beginner question - why not just a thickness planer

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Forum topic by JoeRPhilly posted 09-30-2012 02:51 AM 3295 views 0 times favorited 8 replies Add to Favorites Watch
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172 posts in 2149 days

09-30-2012 02:51 AM

I just got a good amount of rough maple, some looks to be nicely spalted. Can’t wait to start planing it and see what it’s like.

My question, I think you’re supposed to take rough lumber to the jointer, make one straight edge, then clean one face, then to the thickness planer. Why can’t you just put it through a thickness planer? or can you?

I have a 5” jointer that I picked up used, have never used it and it needs blades and possibly some adjusting. I’m thinking about investing in a thickness planer, I may have come into a good source for rough lumber. I may even be getting a bunch of rough pine for free tomorrow. I’m thinking about getting the dewalt, any suggestions are welcome, thanks!

8 replies so far

View A10GAC's profile


191 posts in 3075 days

#1 posted 09-30-2012 03:00 AM

A thickness planer will make the top & bottom faces parallel to each other but will not guarantee that either will be at a right angle to the adjacent side.

Gizmodyne has a short video that shows the basics better than I can explain in text here. Click for Video

-- Men have become the tools of their tools. - Henry David Thoreau

View rance's profile


4258 posts in 3157 days

#2 posted 09-30-2012 03:09 AM

  • Search online for ‘Squaring Lumber’ to understand the tools needed.
  • Yes, you can skip the Jointer if your board is not twisted, cupped, bowed, or crooked.
  • The DeWalt “4-poster”(DW735) is a good machine. Consider a helix head for it when it is time to replace the knives.

-- Backer boards, stop blocks, build oversized, and never buy a hand plane--

View Garzzo's profile


5 posts in 2069 days

#3 posted 09-30-2012 03:09 AM

I have a Dewalt 735 and really like it. It’s a good deal of planer for the money.

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4128 posts in 2187 days

#4 posted 09-30-2012 03:16 AM

i have a dewalt 734 planer and it was well worth the investment,and the price was reasonable also.

-- Marty.Athens,AL

View derosa's profile


1577 posts in 2833 days

#5 posted 09-30-2012 03:30 AM

If you have small boards that are cupped the planer can remove that and a planer sled can also solve making boards straight and flat, even better, a sled can let you do a 12-13” wide board depending on your planer safer then a jointer will. But, a jointer will do narrower boards faster and easier then a planer with a sled will. If you already have the jointer get it running, I resort to the sled for all of my stock because I can’t get a jointer up the stairs to my shop safely.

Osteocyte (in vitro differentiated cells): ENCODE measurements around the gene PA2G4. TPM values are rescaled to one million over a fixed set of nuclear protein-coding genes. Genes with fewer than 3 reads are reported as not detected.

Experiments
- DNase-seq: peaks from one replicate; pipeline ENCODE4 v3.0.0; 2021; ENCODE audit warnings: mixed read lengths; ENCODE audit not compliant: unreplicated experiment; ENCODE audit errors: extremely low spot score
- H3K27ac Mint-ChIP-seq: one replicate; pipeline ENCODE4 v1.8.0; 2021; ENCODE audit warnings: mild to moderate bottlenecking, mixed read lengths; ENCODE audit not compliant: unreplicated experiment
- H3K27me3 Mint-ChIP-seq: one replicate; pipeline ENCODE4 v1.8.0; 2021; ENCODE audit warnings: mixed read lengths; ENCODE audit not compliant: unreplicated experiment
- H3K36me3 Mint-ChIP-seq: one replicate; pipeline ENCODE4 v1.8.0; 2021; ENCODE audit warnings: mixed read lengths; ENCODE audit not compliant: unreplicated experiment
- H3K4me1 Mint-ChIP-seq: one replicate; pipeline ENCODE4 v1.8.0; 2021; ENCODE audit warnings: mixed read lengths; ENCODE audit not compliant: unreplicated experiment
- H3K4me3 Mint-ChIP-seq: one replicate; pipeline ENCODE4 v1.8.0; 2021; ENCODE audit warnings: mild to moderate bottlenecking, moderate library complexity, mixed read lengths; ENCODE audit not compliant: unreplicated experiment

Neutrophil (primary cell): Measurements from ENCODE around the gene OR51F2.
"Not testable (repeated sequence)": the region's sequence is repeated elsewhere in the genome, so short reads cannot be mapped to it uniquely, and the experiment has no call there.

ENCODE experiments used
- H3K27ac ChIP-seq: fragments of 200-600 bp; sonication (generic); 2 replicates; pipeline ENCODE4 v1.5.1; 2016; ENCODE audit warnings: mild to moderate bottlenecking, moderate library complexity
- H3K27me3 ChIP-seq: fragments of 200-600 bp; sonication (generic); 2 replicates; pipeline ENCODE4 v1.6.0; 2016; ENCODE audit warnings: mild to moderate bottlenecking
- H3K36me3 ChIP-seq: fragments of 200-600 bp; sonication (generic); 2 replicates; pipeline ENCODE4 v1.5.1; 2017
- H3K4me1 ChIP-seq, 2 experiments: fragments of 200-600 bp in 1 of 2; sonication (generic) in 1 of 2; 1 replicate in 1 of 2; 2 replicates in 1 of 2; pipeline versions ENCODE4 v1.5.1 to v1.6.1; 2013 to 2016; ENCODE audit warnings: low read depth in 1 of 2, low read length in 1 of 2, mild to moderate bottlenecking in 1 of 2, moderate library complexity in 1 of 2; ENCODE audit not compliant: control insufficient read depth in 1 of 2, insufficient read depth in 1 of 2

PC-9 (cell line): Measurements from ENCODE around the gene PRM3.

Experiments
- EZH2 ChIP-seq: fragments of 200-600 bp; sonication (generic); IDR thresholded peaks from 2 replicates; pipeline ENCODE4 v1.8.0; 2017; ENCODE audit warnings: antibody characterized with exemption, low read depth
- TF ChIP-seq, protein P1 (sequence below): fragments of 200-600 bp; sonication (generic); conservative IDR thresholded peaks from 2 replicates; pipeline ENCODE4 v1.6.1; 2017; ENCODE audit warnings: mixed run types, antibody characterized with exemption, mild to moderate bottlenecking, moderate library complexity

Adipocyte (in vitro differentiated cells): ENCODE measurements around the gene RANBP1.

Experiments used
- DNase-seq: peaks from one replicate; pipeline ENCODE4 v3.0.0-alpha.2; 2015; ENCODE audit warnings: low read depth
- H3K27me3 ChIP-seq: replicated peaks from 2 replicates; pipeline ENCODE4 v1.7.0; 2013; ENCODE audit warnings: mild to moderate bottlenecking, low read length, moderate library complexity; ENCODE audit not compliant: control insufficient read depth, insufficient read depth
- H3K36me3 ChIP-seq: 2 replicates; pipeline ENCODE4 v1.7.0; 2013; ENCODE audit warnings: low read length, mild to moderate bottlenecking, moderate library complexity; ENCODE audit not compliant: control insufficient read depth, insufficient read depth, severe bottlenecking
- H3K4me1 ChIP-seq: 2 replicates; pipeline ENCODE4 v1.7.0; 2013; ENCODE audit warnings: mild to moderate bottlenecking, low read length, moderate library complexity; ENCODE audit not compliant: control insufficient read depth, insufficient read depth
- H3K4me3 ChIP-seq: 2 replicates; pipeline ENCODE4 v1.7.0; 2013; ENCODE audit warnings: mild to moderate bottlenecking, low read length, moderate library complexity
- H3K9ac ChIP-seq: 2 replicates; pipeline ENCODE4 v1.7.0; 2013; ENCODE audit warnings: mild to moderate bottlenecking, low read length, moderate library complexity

-- --Rev. Russ in NY-- A posse ad esse

View shampeon's profile


1775 posts in 2180 days

#6 posted 09-30-2012 05:12 AM

Think about a board that is cupped into an arch. Running it through a planer will temporarily flatten the wide sides so that both sides are equal thickness, while it’s going through the planer. But the board is still arched, and basically unusable.

You need a way of making a reference face that is perfectly flat. That is typically by using a jointer, although a jointer plane works great if you know what you’re doing. As can a planer sled with shims. But you have to make a reference face that’s flat to square up all the rest of the faces.

-- ian | "You can't stop what's coming. It ain't all waiting on you. That's vanity."

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Craftsman on the lake

2790 posts in 3435 days

#7 posted 09-30-2012 10:47 AM

If the board isn’t flat on the bottom by using a jointer then the planer will just cut off the hump or thin the ends. Either way you’ll have a board with varying thickness.

If you don’t joint the edge first then the saw guide will follow the curve of the board and give you a curved cut on the opposite side.

-- The smell of wood, coffee in the cup, the wife let's me do my thing, the lake is peaceful.

View knotscott's profile


8012 posts in 3372 days

#8 posted 09-30-2012 11:16 AM

A jointer flattens a face and squares an adjacent edge to a true 90°….it’s step one and everything else references off that flat face and squared edge.

A planer doesn’t really flatten….it creates consistent thickness. It needs a flat reference face in order to make both sides parallel with each other (usually the bottom side of the board) ....otherwise the deviations in the bottom face get translated to the top side and the board simply comes out a smoother thinner version of what went in….not truly flat or straight. Twisted in, twisted out….

A planer would require the use of planer sled to act as a flat reference in order to produce flat wood with two sides that are flat and parallel to each other. Then you’d need to do another step to get a reference edge at 90° to the face….often a router or TS if you choose the planer only route.

Here’s a Planer sled:

Here are some examples of non-flat, non-square lumber….very common. (a board that “looks” straight isn’t always a good reference point for a project, because it’s often not really straight/flat). A planer by itself would simply duplicate the devations you see in these boards, but they’d come out thinner and smoother to touch.

-- Happiness is like wetting your pants...everyone can see it, but only you can feel the warmth....

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